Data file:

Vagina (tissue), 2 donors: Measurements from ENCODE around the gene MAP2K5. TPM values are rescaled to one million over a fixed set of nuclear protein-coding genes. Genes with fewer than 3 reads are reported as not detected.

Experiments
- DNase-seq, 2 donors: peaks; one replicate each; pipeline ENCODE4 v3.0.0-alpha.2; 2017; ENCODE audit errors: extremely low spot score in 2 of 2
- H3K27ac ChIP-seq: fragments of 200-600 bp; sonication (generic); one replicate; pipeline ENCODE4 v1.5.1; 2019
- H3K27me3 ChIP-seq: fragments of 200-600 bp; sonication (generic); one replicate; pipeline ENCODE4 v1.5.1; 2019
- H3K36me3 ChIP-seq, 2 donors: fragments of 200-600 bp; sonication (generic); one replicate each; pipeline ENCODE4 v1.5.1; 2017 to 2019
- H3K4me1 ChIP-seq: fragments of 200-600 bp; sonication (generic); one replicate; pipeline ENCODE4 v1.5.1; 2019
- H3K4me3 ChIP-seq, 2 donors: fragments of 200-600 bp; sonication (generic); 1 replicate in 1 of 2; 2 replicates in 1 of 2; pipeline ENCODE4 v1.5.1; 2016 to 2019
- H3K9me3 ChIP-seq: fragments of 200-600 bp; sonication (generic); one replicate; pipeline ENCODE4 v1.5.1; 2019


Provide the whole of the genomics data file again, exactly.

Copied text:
Vagina (tissue), 2 donors: Measurements from ENCODE around the gene MAP2K5. TPM values are rescaled to one million over a fixed set of nuclear protein-coding genes. Genes with fewer than 3 reads are reported as not detected.

Experiments
- DNase-seq, 2 donors: peaks; one replicate each; pipeline ENCODE4 v3.0.0-alpha.2; 2017; ENCODE audit errors: extremely low spot score in 2 of 2
- H3K27ac ChIP-seq: fragments of 200-600 bp; sonication (generic); one replicate; pipeline ENCODE4 v1.5.1; 2019
- H3K27me3 ChIP-seq: fragments of 200-600 bp; sonication (generic); one replicate; pipeline ENCODE4 v1.5.1; 2019
- H3K36me3 ChIP-seq, 2 donors: fragments of 200-600 bp; sonication (generic); one replicate each; pipeline ENCODE4 v1.5.1; 2017 to 2019
- H3K4me1 ChIP-seq: fragments of 200-600 bp; sonication (generic); one replicate; pipeline ENCODE4 v1.5.1; 2019
- H3K4me3 ChIP-seq, 2 donors: fragments of 200-600 bp; sonication (generic); 1 replicate in 1 of 2; 2 replicates in 1 of 2; pipeline ENCODE4 v1.5.1; 2016 to 2019
- H3K9me3 ChIP-seq: fragments of 200-600 bp; sonication (generic); one replicate; pipeline ENCODE4 v1.5.1; 2019